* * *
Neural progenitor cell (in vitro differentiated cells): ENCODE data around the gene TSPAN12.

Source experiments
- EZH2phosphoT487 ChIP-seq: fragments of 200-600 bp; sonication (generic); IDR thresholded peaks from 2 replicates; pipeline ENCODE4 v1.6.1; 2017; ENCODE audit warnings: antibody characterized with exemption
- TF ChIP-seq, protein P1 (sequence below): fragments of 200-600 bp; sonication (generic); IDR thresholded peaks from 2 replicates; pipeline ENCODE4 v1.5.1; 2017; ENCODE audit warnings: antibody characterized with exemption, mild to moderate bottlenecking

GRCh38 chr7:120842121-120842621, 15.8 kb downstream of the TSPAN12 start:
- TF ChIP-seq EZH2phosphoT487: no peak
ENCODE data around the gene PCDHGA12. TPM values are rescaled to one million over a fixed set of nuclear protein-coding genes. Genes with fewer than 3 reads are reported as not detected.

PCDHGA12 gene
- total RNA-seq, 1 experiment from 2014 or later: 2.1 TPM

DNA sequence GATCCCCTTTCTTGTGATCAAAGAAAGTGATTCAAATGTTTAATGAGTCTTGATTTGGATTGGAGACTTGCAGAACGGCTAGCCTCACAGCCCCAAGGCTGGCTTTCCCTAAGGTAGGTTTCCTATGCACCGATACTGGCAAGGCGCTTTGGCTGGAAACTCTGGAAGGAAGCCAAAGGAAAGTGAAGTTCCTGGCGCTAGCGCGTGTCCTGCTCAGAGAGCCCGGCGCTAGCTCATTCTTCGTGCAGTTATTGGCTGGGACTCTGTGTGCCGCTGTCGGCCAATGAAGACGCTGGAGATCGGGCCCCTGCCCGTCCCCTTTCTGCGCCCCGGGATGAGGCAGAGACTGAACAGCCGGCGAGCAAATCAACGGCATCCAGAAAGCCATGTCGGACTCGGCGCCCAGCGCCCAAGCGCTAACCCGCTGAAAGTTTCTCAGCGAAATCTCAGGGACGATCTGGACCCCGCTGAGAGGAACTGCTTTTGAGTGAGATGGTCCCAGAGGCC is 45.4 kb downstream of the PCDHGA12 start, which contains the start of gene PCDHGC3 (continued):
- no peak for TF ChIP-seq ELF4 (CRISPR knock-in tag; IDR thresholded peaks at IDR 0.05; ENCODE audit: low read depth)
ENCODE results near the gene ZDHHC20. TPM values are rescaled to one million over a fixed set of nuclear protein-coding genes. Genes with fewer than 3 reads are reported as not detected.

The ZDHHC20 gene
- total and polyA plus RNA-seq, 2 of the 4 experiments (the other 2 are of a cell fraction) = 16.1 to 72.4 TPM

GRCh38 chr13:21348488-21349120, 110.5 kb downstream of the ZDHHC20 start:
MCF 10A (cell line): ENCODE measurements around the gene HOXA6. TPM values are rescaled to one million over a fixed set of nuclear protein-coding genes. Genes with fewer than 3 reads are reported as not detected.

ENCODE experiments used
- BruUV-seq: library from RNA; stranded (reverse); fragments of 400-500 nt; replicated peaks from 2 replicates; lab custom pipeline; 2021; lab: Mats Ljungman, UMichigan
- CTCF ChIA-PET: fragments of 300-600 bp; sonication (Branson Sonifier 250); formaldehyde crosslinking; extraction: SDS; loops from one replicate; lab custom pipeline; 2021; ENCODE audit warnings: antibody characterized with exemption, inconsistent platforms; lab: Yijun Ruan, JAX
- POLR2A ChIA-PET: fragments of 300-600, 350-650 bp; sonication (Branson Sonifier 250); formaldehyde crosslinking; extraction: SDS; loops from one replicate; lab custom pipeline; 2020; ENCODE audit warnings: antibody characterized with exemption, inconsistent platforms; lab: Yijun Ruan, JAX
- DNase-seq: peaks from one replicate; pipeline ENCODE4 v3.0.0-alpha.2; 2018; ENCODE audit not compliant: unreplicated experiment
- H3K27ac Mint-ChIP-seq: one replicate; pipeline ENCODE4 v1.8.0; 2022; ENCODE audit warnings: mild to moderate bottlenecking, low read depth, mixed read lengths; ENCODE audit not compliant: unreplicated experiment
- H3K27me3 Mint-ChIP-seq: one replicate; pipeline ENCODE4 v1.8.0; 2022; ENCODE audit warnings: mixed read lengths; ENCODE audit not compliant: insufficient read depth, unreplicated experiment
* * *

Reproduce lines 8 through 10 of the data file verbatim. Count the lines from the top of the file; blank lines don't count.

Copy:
PCDHGA12 gene
- total RNA-seq, 1 experiment from 2014 or later: 2.1 TPM

DNA sequence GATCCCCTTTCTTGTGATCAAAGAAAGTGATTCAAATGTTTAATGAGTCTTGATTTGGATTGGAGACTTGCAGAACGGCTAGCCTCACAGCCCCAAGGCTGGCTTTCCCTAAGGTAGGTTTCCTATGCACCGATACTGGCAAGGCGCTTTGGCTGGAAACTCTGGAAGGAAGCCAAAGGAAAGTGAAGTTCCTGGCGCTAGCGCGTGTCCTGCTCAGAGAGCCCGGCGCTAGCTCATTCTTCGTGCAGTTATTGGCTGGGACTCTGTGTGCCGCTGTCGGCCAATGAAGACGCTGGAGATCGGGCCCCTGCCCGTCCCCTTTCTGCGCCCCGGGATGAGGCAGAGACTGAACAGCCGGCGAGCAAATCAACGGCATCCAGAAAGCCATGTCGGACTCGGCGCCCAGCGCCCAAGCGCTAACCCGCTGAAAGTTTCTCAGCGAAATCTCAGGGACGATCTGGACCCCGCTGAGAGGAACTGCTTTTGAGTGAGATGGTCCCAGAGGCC is 45.4 kb downstream of the PCDHGA12 start, which contains the start of gene PCDHGC3 (continued):